Originally posted by DeusEx
While it doessurge, backyard husbandry and victory gardens never were primary sources of food- always supplements. With parks and vacant lots
commandeered, they made only 40% of the food supply. With less basic supplies and a larger population to feed, I doubt home agriculture will take off.
definitely amongst survivors of the immediate six months after, but expect starvation and raid against food sources. Chow takes time to grow, and food
in your belly while you're doing it.
Deus Ex, you can be sure from our previous exchanges that I'm not just ragging on you, and I agree with a lot of your "big picture" views.
That said, a lot of people on this thread are seriously underestimating human adaptability.
I have friends from moscow who talk about the collapse of the SU in 1991. They lost all access to fuel and food for a year. They did
(although with drastic weight loss!) by living on backyard gardens. My friend says her father made money by collecting cigarette butts and re-rolling
them and selling them to addicts. . . .
A lot of problems will even themselves out in the first 6 weeks. Gas leaks will be offset by the fact that the pipeline stations will quit pressuring
the lines, and the gas will dissapate fairly quickly.
Within about 6 mo, people who don't have latrine discipline will host massive epidemics--first in the rainiest regions, just like Yugoslavia when it
collapsed. That will ease a lot of the burden right there.
Look for a 2 week "adjustment" period, while the dialectic between armed bandits and neighborhood patrols works it out in favor of the local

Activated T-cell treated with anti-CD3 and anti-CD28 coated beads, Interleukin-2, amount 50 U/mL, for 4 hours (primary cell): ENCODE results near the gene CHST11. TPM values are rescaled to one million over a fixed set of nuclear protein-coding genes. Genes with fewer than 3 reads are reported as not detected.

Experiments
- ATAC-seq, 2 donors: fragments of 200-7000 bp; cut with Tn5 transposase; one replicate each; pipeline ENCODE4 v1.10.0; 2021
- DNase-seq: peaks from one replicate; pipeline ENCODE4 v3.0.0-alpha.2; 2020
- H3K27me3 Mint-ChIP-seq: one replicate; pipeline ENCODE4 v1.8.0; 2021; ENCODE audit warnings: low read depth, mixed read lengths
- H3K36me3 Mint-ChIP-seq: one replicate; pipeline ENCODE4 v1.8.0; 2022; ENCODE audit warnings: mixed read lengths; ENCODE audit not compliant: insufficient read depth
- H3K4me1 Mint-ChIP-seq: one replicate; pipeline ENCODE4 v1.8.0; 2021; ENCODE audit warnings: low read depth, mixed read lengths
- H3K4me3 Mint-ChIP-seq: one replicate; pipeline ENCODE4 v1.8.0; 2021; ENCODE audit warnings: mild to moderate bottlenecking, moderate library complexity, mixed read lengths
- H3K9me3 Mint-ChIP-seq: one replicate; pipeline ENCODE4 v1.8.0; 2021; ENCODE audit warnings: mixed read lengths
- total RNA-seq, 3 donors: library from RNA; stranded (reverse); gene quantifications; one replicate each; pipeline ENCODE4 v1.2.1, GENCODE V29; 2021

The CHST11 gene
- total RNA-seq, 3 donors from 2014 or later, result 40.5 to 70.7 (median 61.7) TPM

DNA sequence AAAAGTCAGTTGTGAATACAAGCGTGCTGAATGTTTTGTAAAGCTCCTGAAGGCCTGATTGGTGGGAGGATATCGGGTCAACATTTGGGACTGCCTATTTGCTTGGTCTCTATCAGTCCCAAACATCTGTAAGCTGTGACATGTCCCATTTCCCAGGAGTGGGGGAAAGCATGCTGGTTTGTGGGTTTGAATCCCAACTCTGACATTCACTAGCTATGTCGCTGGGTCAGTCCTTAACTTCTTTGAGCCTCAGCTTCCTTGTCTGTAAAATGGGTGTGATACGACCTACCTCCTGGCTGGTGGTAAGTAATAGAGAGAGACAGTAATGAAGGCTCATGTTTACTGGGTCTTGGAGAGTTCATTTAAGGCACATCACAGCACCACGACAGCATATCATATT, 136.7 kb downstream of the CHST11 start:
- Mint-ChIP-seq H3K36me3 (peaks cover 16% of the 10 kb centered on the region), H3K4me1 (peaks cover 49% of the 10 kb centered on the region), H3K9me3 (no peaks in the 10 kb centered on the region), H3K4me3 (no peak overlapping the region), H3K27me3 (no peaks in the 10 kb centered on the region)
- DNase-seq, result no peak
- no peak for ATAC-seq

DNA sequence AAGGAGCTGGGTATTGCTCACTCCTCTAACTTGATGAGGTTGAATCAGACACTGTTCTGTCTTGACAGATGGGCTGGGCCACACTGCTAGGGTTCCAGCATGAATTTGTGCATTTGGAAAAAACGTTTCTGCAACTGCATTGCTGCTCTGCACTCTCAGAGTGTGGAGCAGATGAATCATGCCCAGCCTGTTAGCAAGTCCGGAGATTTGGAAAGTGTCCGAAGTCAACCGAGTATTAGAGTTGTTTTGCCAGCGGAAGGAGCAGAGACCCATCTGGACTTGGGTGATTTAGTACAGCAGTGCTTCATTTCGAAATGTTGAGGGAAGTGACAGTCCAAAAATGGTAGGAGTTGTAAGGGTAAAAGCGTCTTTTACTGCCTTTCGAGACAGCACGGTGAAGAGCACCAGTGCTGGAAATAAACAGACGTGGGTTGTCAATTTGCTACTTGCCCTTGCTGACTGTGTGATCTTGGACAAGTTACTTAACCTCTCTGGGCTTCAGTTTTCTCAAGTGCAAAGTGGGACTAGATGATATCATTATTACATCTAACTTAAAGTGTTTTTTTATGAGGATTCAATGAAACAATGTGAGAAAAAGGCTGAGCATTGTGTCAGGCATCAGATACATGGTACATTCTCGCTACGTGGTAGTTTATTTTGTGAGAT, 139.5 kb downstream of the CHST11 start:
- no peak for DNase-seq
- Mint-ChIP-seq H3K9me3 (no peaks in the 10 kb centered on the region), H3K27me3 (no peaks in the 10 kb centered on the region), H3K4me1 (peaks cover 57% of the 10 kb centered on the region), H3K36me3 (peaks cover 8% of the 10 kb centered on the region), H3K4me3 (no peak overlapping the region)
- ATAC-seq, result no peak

patrols, as warlords assert themselves (happened in suburban moscow---a lot of them have grown to national mafia syndicates in 15 years)
Trash will be less of the problem, because the suburbs will be producing less trash; right now, 90% of their garbage is lawn clippings and packaging.
No more convenience foods means no more packaging; and without cheap water, no more lawn clippings. They will be taking a "crash course" in
Look for people to steal wooden fencing for fuel, and aluminum siding for rain shelters.
The thing about trade networks is, that while they appear
to be incredibly complex and fragile, they actually contain multiple redundancies.
Farmers may not have access to distant markets for their corn, but they can burn it as fuel. Grain stores indefinitely, and can be shipped by pack
animal/human just as well as by tractor-trailer. As the price per bushel soars, people can make a living back-packing in to the cities.
Remember, patriotism may be a hobby, but people will always
risk their lives to make a buck! And as long as there is money or barter to be
made, networks will re-assert themselves, and begin building webs all over again.
Once again I recommend two books on the ends of civilizations: Through a Glass Darkly: the tumultuous 14th century,
and The Great Wave:
Price revolution and the rythmn of history
To quote T.S. Eliot:
"This is the way the world ends--not with a bang, but a whimper."